Sunday, January 18, 2015

Fiction of 2014: Grown-Up Novels

Besides all the read-alouds, I did make it through some grown-up novels last year. My favorites were The Invention of Wings by Sue Monk Kidd and Room by Emma Donoghue.

Here's the detailed rundown. My rating system:
***** Loved it, would definitely read again
**** Liked it, would recommend
*** It was OK
** Didn't really like it
* Hated it

The Light Between Oceans - M.L. Stedman***/****
The story hooked me from page 1 and I was captivated throughout, not wanting to put it down and staying up late to finish, in tears at the end. Carefully crafted, provocative, suspenseful; I really did not know how it was all going to turn out, and wasn't even sure how I *wanted* it to turn out, honestly. That said, when I closed the book, I didn't quite have that satisfied, "I'm so sad to be done reading that book; what a great story" feeling. In the end, I wasn't convinced that some of the main characters' choices were believable. Not that they *couldn't* have been--but that the author didn't get me there adequately. I also found the style a bit annoying at times. She kept switching back and forth between past and present tense--not shifting between different time periods (I don't mind that if it's well done, a la Kate Morton) but switching abruptly from present to past in the same section, on the same page. It was just odd and distracting.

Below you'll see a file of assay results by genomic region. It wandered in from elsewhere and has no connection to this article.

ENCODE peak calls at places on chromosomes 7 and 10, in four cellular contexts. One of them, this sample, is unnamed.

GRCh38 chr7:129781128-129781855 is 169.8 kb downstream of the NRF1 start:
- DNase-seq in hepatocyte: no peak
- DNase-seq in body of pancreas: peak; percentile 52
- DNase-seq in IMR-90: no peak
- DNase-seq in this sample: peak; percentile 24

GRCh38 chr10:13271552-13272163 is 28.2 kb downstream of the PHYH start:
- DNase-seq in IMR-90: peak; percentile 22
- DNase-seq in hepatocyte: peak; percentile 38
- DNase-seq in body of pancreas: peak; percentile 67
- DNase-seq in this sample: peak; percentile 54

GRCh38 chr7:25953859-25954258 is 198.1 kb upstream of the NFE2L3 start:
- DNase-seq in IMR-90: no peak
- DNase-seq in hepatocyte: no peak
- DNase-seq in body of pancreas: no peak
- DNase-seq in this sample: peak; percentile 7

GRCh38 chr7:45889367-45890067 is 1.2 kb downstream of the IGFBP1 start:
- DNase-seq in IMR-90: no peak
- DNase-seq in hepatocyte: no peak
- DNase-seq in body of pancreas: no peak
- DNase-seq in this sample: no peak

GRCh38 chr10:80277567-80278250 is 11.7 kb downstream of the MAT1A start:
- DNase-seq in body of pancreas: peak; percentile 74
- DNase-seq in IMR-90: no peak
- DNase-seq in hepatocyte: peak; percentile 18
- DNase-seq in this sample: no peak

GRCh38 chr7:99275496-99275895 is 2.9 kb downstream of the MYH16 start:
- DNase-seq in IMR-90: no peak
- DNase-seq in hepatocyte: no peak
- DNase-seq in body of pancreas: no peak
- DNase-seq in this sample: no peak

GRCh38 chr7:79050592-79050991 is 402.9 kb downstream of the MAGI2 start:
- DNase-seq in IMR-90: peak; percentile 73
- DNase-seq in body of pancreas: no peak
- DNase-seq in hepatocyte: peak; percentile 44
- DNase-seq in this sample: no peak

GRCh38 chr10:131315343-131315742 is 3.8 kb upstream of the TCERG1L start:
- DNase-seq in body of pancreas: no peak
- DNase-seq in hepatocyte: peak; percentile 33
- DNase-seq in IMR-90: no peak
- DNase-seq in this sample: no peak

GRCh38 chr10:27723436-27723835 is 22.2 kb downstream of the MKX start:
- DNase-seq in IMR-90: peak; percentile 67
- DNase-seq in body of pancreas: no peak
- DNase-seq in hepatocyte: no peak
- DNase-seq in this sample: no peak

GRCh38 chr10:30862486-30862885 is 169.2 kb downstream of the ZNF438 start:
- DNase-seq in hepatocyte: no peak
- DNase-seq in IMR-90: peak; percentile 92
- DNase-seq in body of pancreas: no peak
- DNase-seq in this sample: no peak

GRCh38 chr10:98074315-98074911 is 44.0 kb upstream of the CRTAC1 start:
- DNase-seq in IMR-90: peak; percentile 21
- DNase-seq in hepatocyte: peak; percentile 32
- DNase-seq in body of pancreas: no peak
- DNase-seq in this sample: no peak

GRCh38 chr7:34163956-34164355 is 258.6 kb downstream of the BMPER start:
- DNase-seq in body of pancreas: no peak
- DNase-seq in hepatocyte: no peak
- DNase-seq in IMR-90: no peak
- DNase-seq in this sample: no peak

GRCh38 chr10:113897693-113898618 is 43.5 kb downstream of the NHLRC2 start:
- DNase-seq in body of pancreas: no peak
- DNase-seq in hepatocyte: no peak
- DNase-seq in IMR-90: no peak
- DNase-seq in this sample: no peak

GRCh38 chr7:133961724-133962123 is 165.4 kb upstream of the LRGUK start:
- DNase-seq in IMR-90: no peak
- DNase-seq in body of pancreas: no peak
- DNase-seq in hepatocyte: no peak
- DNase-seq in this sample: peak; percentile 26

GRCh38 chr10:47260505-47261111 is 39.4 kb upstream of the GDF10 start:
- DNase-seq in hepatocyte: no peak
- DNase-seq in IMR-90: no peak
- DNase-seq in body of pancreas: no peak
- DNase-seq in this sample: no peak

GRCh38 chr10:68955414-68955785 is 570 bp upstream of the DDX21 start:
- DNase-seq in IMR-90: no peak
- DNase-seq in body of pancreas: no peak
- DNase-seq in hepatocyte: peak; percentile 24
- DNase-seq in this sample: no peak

Still, lots of food for thought about sticky, complex issues: adoption, parenting, marriage, truth, loss, etc. Money quote that sums up the whole book: "He struggles to make sense of it--all this love, so bent out of shape, refracted, like light through the lens."

The Girl Who Chased the Moon - Sarah Addison Allen (audiobook)**
A mildly entertaining way to pass the time while in the car or exercising, but pure fluff. It had a sex scene and some glorification of immorality which disappointed me. Also, apparently the book falls into a genre called "magical realism" which I now know I don't particularly care for. Give me magic (Harry Potter) or give me realism, not some strange blend of both. 

The Kitchen House - Kathleen Grissom****
A gripping historical novel about race, class and slavery in the late 1700s. It was heart-wrenching and horrifying, and the ending didn't quite satisfy me, but a very worthwhile book nonetheless. 

Sycamore Row - John Grisham**
Meh. I still think Grisham has lost his touch. Either my taste was wildly different 15-20 years ago and the books I thought were so great actually weren't...or he has never since matched what he did in his first four novels (A Time to Kill, The Firm, The Client and The Pelican Brief). I gave him another chance when I found out this was about some of the beloved characters from A Time to Kill, but Jake Brigance and the other familiar characters, as well as some interesting new ones, weren't enough to carry a mediocre plot. I thought this one was anticlimactic.

Sarah's Key - Tatiana de Rosnay (audiobook)**